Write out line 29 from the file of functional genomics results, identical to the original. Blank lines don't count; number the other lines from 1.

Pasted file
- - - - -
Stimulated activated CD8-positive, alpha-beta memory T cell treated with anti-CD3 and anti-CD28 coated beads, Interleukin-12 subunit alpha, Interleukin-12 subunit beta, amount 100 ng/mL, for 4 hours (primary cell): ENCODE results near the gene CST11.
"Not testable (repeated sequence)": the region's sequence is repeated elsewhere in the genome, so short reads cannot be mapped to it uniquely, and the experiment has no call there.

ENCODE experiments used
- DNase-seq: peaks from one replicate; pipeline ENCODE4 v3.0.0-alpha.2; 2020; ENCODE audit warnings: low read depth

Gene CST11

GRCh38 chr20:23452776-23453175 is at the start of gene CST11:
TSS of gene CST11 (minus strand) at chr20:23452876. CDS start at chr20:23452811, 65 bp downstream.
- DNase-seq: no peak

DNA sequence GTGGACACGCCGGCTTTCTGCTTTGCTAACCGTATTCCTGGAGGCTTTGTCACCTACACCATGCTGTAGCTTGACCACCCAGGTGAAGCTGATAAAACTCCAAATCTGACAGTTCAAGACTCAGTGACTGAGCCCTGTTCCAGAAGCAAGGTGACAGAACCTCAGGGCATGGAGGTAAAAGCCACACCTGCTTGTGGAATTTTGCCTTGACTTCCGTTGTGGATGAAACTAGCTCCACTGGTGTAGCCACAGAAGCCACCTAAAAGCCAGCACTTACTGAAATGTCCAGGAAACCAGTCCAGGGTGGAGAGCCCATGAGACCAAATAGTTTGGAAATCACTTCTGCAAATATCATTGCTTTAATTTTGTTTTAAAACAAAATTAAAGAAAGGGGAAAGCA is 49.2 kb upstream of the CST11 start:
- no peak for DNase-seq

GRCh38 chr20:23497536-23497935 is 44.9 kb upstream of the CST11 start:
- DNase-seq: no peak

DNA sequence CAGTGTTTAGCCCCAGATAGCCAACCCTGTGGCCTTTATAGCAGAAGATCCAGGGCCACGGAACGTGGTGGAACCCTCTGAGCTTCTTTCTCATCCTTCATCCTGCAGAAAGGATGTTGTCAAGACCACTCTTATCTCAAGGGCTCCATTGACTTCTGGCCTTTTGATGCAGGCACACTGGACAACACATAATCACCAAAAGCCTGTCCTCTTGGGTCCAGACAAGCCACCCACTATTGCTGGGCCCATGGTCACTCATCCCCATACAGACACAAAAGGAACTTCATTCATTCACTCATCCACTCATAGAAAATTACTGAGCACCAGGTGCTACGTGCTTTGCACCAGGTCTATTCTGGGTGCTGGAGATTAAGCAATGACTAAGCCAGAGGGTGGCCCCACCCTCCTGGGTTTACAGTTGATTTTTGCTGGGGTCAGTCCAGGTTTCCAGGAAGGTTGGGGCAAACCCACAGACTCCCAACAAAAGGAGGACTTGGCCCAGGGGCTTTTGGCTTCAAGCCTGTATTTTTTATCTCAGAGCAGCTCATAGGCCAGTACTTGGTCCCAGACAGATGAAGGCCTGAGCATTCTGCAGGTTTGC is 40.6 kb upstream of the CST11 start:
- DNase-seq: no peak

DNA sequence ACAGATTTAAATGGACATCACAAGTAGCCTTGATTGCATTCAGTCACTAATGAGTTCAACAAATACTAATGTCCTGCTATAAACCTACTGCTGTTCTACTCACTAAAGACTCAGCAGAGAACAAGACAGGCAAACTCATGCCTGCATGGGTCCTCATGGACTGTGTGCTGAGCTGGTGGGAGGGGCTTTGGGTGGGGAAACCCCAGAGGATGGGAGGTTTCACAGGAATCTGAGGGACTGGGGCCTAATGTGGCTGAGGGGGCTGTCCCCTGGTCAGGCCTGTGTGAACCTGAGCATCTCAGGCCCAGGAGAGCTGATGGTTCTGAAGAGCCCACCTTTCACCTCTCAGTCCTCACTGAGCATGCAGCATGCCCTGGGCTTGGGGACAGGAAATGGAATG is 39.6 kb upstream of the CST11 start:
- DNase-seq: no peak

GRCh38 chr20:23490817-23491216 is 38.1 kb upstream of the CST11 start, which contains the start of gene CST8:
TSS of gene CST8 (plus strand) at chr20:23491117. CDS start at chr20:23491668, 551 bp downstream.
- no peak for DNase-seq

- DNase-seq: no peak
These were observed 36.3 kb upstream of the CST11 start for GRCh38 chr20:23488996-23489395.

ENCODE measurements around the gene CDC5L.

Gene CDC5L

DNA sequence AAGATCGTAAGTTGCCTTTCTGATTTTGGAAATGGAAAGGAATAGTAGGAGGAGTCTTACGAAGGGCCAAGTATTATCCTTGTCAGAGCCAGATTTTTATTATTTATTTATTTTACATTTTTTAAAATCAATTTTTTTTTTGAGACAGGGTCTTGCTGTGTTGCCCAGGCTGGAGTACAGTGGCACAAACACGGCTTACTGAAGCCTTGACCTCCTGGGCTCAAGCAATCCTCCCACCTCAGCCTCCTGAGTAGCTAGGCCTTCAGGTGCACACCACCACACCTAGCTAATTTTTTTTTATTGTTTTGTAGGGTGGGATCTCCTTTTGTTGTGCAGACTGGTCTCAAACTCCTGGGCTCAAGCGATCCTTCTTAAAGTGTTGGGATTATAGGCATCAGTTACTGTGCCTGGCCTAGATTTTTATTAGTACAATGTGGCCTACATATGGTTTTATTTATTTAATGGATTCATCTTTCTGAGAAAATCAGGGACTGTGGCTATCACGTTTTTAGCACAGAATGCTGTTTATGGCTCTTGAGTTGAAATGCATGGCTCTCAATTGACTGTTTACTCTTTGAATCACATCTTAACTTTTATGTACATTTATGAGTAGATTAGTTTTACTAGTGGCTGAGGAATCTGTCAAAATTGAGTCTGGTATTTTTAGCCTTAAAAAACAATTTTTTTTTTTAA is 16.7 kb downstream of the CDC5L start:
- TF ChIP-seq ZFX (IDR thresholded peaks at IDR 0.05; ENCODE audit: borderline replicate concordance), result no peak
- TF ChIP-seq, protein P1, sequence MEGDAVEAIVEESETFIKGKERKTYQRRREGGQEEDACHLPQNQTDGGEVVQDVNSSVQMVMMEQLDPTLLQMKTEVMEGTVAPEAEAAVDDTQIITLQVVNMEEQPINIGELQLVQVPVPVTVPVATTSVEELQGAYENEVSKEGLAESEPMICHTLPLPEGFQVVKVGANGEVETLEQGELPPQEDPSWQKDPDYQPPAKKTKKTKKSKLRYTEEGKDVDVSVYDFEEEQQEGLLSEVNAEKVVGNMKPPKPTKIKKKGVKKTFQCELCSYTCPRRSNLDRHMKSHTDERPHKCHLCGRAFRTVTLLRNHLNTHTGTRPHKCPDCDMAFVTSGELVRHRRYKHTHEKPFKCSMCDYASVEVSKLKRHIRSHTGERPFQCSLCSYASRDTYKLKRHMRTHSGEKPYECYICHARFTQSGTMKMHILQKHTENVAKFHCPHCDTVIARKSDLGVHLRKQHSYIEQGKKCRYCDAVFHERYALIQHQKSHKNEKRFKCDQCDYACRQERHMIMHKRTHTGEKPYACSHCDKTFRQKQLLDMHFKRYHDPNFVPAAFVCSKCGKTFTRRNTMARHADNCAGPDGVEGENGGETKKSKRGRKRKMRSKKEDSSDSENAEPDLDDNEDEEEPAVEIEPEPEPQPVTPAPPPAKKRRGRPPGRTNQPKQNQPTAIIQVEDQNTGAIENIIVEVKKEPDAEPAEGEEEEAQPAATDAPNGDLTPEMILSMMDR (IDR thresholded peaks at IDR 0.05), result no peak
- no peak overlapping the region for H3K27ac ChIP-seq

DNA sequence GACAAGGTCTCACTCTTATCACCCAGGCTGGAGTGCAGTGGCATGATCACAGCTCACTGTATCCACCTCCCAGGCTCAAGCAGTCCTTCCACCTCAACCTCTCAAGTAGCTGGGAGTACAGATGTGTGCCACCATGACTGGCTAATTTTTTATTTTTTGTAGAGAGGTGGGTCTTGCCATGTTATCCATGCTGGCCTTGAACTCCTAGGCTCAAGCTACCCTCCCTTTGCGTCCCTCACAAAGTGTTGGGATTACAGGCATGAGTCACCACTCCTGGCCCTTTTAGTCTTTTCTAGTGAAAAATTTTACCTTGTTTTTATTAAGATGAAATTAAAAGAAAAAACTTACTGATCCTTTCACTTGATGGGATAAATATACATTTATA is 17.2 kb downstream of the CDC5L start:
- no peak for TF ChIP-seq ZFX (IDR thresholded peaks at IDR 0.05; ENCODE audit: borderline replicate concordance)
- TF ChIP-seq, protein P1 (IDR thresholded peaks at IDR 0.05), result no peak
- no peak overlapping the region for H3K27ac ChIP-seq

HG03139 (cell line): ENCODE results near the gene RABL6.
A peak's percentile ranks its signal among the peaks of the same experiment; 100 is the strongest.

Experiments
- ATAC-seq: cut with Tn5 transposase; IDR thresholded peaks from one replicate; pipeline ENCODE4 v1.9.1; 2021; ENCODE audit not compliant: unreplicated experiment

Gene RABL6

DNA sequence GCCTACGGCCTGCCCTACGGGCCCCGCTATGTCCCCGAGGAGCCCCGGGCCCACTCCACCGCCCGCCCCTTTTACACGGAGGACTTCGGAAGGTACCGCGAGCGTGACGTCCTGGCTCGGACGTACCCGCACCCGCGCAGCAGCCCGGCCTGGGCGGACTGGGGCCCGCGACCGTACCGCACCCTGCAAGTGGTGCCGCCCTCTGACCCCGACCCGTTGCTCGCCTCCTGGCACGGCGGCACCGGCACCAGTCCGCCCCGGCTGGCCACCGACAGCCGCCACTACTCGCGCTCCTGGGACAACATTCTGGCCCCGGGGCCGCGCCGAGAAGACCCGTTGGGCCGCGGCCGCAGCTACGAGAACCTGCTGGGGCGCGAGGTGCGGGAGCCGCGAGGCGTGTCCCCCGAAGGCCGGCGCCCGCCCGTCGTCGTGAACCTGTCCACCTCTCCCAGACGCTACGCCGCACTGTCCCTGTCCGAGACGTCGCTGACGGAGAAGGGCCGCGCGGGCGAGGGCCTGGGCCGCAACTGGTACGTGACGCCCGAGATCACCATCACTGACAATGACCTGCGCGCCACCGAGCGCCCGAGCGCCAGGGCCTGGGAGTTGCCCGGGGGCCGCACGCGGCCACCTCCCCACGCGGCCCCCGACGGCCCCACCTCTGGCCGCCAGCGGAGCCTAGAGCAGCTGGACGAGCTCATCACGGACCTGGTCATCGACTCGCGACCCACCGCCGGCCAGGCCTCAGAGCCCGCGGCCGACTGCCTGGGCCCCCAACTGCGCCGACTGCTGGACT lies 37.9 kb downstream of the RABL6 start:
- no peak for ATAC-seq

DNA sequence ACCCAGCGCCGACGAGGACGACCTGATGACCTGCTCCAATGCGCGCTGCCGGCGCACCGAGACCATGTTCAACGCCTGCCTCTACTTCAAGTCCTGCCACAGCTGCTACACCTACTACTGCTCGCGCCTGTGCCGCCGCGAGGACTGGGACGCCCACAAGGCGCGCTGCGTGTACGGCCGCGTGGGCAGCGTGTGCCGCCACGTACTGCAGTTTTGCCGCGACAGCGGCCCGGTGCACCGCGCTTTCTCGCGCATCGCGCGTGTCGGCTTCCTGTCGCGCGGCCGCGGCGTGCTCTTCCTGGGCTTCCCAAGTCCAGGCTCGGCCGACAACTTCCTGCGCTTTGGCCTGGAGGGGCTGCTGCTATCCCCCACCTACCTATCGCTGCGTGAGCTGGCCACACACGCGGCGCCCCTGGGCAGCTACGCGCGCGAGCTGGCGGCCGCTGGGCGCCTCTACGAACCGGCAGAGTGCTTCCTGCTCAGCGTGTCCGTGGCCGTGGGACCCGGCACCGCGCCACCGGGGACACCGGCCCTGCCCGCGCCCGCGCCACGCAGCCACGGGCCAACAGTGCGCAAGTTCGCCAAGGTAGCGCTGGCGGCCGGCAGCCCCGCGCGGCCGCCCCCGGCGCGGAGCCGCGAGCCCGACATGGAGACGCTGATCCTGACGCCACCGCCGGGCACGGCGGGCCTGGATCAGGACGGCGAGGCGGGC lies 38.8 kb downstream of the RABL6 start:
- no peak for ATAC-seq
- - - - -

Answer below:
- no peak for TF ChIP-seq ZFX (IDR thresholded peaks at IDR 0.05; ENCODE audit: borderline replicate concordance)